Thursday, August 17, 2017

`Literary Tastes Peculiar to Myself'

The Library of America has just published the Diaries of John Quincy Adams in two volumes. I know Adams as a learned man, well-read and curious, and if his name turned up in a trivia game I could report that he was the first U.S. president to be photographed and that he believed the president could single-handedly abolish slavery using his war powers (as the union was in danger of dissolution over the issue). I also knew Adams, like many educated men and women of his time, judged Dr. Johnson a sage or moral authority.

You can gauge a reader’s true commitment to a writer less by the number of overt citations (which may be nothing but showing off) than by unsignaled allusions. In October 1812, during Napoleon’s invasion of Russia, Adams was in St. Petersburg as the first U.S. minister to that country. Adams expresses confidence in Napoleon’s defeat and writes: “—Or rather Providence, (such is my belief) after using him for the purposes he is destined to answer, will exhibit him like another invader of Russia, `to point a moral or adorn a tale.” The tag is from “The Vanity of Human Wishes,” and was also a favorite of Stevie Smith’s. The Diaries are peppered with such casual references.

In March 1835, Adams tells us he walks to Capitol in the afternoon. This follows his term as president (1825-1829) and comes during his time as a Congressman from Massachusetts (1830-1848). He found two volumes of Swift’s work in the Capitol library, and looked for “the passage cited in Johnson’s Dictionary under the word Executive, but could not find it – I found however several references to Hobbes’s opinions, and examined the Folio Volume of Hobbes’s Works, till 3 O’Clock when I was obliged to leave the Library, which is closed at that hour . . .”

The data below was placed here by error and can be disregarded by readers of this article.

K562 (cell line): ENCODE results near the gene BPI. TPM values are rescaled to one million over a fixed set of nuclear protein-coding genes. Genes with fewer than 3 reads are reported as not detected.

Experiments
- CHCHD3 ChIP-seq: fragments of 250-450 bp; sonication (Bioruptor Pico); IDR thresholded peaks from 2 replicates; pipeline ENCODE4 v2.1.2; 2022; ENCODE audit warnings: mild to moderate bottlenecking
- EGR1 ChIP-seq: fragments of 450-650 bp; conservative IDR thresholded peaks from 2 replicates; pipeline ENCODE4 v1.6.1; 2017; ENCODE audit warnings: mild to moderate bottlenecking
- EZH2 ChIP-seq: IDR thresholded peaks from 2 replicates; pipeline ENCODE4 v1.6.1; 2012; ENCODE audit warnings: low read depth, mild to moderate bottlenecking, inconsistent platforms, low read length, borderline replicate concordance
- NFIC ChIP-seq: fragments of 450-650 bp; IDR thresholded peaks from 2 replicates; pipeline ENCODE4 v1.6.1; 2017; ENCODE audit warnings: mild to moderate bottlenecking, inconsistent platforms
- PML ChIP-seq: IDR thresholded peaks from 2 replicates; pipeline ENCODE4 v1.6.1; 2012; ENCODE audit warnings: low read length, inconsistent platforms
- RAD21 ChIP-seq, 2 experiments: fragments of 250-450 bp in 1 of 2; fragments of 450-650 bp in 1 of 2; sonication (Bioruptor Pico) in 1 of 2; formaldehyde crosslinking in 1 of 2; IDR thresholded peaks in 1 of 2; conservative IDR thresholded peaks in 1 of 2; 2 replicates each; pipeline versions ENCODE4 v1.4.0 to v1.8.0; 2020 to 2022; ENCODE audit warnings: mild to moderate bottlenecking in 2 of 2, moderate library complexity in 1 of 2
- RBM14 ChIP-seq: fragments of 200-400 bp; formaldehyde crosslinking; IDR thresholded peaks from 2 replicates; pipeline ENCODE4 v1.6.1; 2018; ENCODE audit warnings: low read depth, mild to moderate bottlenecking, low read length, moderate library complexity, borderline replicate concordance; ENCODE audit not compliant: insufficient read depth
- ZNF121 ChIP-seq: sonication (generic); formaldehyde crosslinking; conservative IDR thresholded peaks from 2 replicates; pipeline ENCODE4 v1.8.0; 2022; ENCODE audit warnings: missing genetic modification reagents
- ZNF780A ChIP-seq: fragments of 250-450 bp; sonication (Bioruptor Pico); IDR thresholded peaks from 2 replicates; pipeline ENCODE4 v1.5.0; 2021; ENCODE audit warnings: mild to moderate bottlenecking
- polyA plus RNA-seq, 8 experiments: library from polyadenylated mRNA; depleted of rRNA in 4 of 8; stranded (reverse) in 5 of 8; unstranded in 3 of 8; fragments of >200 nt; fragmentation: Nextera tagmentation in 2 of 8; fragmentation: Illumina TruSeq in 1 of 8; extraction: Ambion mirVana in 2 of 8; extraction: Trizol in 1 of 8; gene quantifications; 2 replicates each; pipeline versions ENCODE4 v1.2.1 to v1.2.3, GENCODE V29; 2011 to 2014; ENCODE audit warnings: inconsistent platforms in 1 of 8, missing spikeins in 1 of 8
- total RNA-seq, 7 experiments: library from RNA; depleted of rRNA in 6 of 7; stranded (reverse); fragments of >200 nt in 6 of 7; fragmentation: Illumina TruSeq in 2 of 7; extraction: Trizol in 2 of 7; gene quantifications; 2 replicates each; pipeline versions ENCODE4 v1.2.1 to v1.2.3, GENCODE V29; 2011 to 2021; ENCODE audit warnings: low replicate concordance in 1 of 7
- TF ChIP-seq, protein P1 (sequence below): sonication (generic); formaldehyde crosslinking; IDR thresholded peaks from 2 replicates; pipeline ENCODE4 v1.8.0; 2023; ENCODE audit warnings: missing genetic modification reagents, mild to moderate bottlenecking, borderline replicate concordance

In March 1837, Adams pays another visit to the Capitol library, where he “took up the second Volume of Matthias’s Edition of [Thomas] Gray’s works, and wandered over it till the clock struck three and warned me to depart.” He finds in Gray an analysis of Plato (“which I had no time to examine”), moves on to the poet’s letters and considers Gray’s “Ode on the Spring.” Here he pauses to make a point that will puzzle some dedicated readers: “I have literary tastes peculiar to myself, and the correctness of which I distrust, because they differ from the general voice.” He assesses his fondness for Gray:

“There is no Lyric Poet of antient [sic] or modern times, who so deeply affects my feelings as Gray – Every one of his Odes, is to me an inestimable jewel, and nothing in all Dr. Johnson’s writings is so disgusting to me, as his criticisms upon themthe progress of Poesy and the Bard are the first and second Odes that were ever written—Dryden’s Alexander’s feast, Horace’s Carmen Seculare and Collins’s Passions pari passu come after—Pindar’s Pythics are admirable and Anacreon is charming as a songster—But the progress of Poesy, is the point of the Pyramid—the first of Odes—as the Church yard is the first of Elegies—Yet I have read scarcely any thing of Gray, except the very small collection of his Poems, and these two thick Quarto’s of his works are almost all news to me—Why is it that I must reproach myself for an hour given to them as wasted time?”

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